Somo, the cradle of surfing in Spain

It is famous for having one of the best sunsets in Cantabria. Surfers from all over Spain and even from other parts of the world come here to look for waves to ride. It is located just 25 kilometers from Santander and Cabárceno Park and has privileged views of the bay of the Cantabrian capital. These are just some of the attractions that make Somo the most visited village in the town of Ribamontán al Mar and one of the most touristic in Cantabria.

Beaches, a popular promenade and a skatepark

With an area of just over 5,300 square kilometers, Somo keeps its greatest treasure in the sand of its beaches. The one located to the west and closest to Santander is the Puntal beach. Next to it stand the Puntal dunes and the Miera estuary, a protected area where the sandy formations merge with the mouth of the Miera River. This large sandy tongue that penetrates the bay is perhaps the most suitable for both family and walking.

somo puntal beach

Sunset on the Puntal beach. | Shutterstock

On the other hand, the beaches of Somo and Loredo, the latter located further east, are preferred by surfers. In both beaches the bottom is sandy and the sea is open, which facilitates sports maneuvers. Also, surfers are those who, in recent decades, have taken control of the lifestyle of the people. In Somo stores, bars and surf schools are everywhere, as if they were shells in the sand.

In this sense, two curious elements of the town are also noteworthy. One is the skatepark located on the promenade, a few meters from the sea and decorated with a multitude of graffiti. When dusk falls on summer days and darkness keeps the surfers away from the water or when winter arrives, athletes come to the park to continue surfing, in this case, the asphalt. In this skatepark, inaugurated in 2011, several championships have also been held that have made it a place of reference of the skateboarding scene in Spain.

Another characteristic element of Somo, also located on the promenade, is the Paseo de las Estrellas del Surf. There, as in the Hollywood Walk of Fame, a series of black tiles with red stars that are intended to serve as recognition for surfing figures both nationally and internationally.

Skatepark of Somo

Skatepark of Somo. | EG

Somo beyond surfing

Leaving aside beaches and surfing enclaves, Somo also has other elements to visit. First of all, its church stands out, built in the 80’s and with works of great interest in its interior. The famous Somo bridge, which connects this town with Pedreña, should not be overlooked either. The construction saves the 320 kilometers that for centuries separated both localities across the Cubas estuary. The bridge was inaugurated in 1978 and undoubtedly contributed significantly to the tourist development of the area.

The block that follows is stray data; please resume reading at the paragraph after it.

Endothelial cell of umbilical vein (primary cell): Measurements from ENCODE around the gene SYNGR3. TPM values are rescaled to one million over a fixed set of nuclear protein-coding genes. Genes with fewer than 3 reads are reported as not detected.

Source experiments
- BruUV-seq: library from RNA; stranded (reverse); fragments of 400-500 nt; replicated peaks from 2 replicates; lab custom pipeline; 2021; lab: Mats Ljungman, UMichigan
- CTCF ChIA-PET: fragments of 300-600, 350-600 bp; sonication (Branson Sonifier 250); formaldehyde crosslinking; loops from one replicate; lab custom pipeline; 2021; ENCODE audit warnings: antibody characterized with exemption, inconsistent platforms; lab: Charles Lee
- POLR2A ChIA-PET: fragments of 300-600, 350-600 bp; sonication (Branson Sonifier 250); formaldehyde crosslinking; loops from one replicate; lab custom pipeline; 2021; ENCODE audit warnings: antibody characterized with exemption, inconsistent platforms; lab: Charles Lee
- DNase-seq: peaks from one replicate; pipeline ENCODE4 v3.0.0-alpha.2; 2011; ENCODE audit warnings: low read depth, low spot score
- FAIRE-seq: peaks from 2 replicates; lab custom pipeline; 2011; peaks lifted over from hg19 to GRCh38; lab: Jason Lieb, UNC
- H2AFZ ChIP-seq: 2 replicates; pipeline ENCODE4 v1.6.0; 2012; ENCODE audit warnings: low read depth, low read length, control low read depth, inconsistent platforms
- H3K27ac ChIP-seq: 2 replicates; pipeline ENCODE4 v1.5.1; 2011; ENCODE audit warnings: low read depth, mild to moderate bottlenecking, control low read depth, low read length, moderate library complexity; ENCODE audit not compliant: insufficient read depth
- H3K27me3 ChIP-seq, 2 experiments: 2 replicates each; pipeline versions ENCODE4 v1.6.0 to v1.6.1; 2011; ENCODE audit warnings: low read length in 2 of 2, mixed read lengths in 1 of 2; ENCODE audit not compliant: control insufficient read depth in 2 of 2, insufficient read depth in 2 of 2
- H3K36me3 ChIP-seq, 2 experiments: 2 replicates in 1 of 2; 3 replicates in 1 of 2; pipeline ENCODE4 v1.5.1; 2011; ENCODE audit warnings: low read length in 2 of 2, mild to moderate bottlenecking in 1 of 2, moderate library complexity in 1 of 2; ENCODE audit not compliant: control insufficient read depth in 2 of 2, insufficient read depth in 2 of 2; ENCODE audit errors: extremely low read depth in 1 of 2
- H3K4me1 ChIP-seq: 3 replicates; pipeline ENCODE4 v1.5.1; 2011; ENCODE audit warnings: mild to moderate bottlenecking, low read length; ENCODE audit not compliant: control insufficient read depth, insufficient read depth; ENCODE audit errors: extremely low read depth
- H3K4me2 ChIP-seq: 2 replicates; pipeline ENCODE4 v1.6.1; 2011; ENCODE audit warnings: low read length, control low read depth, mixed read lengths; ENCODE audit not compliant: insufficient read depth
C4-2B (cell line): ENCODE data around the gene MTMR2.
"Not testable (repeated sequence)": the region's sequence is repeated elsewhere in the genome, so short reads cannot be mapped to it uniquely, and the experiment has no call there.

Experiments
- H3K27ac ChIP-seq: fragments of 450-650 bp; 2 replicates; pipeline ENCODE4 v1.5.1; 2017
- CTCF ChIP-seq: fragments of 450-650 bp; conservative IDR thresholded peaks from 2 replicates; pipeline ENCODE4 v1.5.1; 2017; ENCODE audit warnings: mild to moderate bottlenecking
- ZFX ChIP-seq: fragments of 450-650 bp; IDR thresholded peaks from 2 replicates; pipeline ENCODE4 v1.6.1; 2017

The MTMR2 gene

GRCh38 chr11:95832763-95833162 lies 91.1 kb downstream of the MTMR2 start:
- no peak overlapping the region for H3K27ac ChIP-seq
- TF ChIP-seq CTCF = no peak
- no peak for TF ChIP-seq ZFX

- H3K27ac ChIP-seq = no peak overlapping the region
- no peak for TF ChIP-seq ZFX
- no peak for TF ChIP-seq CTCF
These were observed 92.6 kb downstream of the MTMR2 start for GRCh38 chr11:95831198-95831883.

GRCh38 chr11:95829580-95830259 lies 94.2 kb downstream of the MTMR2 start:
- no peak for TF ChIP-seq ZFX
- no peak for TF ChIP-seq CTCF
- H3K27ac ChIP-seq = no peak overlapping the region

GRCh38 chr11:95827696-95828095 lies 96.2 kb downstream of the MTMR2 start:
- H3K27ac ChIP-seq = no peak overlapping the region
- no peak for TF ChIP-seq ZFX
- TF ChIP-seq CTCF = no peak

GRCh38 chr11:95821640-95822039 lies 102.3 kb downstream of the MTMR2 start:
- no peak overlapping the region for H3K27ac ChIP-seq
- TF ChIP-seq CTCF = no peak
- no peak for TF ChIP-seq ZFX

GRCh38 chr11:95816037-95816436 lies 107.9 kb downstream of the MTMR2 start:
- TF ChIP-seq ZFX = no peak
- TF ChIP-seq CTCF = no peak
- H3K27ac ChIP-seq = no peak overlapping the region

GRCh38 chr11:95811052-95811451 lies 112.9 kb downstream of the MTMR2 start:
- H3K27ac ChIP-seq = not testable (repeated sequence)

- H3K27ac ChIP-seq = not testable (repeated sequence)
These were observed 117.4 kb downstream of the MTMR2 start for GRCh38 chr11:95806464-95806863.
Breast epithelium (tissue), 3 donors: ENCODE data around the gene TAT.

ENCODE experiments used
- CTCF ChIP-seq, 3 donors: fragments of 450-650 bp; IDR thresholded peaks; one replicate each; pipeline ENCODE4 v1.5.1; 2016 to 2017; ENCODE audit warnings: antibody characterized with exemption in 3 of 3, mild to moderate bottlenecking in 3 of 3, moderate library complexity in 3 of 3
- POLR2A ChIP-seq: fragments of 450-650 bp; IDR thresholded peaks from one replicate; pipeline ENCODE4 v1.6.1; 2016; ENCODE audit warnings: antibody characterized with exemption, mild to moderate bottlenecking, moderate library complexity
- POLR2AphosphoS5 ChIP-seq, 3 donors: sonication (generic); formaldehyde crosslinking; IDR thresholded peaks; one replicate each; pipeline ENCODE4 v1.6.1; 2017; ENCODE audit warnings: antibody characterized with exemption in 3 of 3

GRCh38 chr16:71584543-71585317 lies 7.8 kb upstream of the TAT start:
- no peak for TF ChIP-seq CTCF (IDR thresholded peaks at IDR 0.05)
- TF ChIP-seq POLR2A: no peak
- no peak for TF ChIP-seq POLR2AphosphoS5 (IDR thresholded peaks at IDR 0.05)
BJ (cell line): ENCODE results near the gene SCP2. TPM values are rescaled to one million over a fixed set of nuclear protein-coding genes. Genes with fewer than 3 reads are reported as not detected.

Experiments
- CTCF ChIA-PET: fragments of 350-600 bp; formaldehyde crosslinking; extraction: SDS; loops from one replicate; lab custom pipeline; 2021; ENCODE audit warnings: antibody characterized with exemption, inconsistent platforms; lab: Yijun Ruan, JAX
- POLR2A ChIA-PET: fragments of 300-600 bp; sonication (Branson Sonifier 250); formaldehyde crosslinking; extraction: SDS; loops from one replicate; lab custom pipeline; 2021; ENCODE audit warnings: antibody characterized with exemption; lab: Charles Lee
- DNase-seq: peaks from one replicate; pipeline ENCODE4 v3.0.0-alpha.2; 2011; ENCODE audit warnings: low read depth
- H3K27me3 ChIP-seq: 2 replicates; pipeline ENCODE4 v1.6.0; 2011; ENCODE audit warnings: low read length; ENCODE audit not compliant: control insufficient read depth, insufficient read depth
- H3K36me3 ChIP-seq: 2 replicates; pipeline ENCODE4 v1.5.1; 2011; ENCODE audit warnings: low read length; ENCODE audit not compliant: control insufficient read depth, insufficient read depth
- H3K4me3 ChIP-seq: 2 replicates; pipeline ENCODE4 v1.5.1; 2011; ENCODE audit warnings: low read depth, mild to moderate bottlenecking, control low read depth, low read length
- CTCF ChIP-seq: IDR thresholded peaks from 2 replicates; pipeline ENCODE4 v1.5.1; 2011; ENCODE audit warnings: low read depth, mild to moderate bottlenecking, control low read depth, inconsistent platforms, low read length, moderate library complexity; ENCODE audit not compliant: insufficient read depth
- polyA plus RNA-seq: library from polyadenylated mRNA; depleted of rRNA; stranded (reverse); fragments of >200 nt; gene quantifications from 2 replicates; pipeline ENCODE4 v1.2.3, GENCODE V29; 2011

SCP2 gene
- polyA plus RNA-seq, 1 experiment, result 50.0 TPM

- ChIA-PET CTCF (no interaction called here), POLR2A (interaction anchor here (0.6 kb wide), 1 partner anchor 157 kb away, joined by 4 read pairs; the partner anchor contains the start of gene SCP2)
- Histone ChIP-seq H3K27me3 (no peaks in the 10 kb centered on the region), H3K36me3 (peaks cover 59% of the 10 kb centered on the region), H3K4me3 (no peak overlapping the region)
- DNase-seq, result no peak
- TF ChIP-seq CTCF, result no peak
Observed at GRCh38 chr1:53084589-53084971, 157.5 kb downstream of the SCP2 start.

People think that tourism arrived with surfing, but when I was a child this beach [Somo] was already mythical,’ said Sergio Maza, one of the town’s longtime residents, in an article in El Diario Montañés. Maza’s aunt, Almudena Esteban pointed out in the same article that ‘the area below that is now full of apartments was all beach and fields, there were only a couple of businesses, a beach bar and two houses of very wealthy families’.

The cradle of surfing since the 70s


Surfers on Somo beach with the bay of Santander in the background. | Shutterstock

However, when surfing arrived, it was here to stay. It all started in the 60’s with the then swimmer Jesús Fiochi, the first to bring a surfboard and catch a wave in Spain. He did it on the Santander beach of El Sardinero. The methods at the time were rudimentary: wooden boards, coffin makers who devised some ruse for their crazy friends, underwater fishing suits that became wetsuits with which to swim against the current… The fact is that more and more people wanted to join this new sport in which humans rode waves.

Shortly after Fiochi caught his first wave in 1963, three young men set up what would become the first Spanish surfboard manufacturing workshop: Casa Lola. They did it in Loredo. From that moment on, the workshop became the epicenter of the surfing community of the time. Thus, more and more people visited Somo with a board under their arms until 1970, when the first surfing championship in Spain took place on the beach of Somo. Since then, this town has remained one of the key places for this sport both in the Cantabrian Sea and in the rest of the country.

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